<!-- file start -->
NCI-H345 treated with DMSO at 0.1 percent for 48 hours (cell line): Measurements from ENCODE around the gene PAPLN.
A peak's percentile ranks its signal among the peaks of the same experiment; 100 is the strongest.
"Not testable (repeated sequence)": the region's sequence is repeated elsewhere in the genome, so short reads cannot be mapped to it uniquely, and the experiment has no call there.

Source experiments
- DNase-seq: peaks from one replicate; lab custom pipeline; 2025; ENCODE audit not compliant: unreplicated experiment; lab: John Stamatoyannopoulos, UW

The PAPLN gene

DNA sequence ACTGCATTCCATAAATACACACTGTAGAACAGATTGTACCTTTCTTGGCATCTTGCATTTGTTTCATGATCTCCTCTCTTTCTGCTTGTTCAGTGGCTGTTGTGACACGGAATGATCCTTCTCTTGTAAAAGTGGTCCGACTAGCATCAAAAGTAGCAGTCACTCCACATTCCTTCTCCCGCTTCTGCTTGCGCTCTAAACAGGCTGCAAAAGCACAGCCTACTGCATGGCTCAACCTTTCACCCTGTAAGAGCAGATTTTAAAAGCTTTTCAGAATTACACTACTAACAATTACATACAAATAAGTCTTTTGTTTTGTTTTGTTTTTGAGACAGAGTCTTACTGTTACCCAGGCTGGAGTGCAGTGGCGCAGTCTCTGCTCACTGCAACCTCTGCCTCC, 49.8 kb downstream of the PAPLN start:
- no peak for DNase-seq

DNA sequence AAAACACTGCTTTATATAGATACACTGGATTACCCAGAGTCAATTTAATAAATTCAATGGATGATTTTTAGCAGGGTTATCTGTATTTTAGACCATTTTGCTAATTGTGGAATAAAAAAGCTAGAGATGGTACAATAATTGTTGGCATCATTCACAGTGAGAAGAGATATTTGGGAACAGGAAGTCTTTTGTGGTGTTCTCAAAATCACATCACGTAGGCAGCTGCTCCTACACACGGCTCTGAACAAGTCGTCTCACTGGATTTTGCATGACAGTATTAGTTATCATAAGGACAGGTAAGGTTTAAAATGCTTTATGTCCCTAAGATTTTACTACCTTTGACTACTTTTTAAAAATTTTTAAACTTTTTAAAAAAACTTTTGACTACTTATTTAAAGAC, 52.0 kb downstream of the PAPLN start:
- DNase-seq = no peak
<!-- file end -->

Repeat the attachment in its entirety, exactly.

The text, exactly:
NCI-H345 treated with DMSO at 0.1 percent for 48 hours (cell line): Measurements from ENCODE around the gene PAPLN.
A peak's percentile ranks its signal among the peaks of the same experiment; 100 is the strongest.
"Not testable (repeated sequence)": the region's sequence is repeated elsewhere in the genome, so short reads cannot be mapped to it uniquely, and the experiment has no call there.

Source experiments
- DNase-seq: peaks from one replicate; lab custom pipeline; 2025; ENCODE audit not compliant: unreplicated experiment; lab: John Stamatoyannopoulos, UW

The PAPLN gene

DNA sequence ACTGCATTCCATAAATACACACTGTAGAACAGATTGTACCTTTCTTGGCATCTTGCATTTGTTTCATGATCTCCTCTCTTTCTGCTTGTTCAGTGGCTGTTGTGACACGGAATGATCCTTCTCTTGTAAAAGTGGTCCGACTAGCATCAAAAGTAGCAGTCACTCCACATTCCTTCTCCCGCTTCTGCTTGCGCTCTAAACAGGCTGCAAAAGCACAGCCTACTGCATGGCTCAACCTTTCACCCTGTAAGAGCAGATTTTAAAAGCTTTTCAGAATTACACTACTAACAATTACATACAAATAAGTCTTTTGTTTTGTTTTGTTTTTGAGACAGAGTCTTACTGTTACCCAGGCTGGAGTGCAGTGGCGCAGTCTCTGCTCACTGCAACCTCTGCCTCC, 49.8 kb downstream of the PAPLN start:
- no peak for DNase-seq

DNA sequence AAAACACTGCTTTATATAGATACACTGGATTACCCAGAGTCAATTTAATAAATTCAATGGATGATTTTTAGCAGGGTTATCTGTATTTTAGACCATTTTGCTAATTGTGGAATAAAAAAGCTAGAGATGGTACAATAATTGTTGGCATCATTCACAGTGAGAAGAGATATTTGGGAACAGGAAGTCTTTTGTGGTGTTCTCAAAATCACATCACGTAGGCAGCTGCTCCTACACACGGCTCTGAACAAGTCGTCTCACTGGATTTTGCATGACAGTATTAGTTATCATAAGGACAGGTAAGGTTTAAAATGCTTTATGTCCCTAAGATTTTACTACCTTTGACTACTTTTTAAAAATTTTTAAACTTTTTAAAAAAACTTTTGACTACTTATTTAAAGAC, 52.0 kb downstream of the PAPLN start:
- DNase-seq = no peak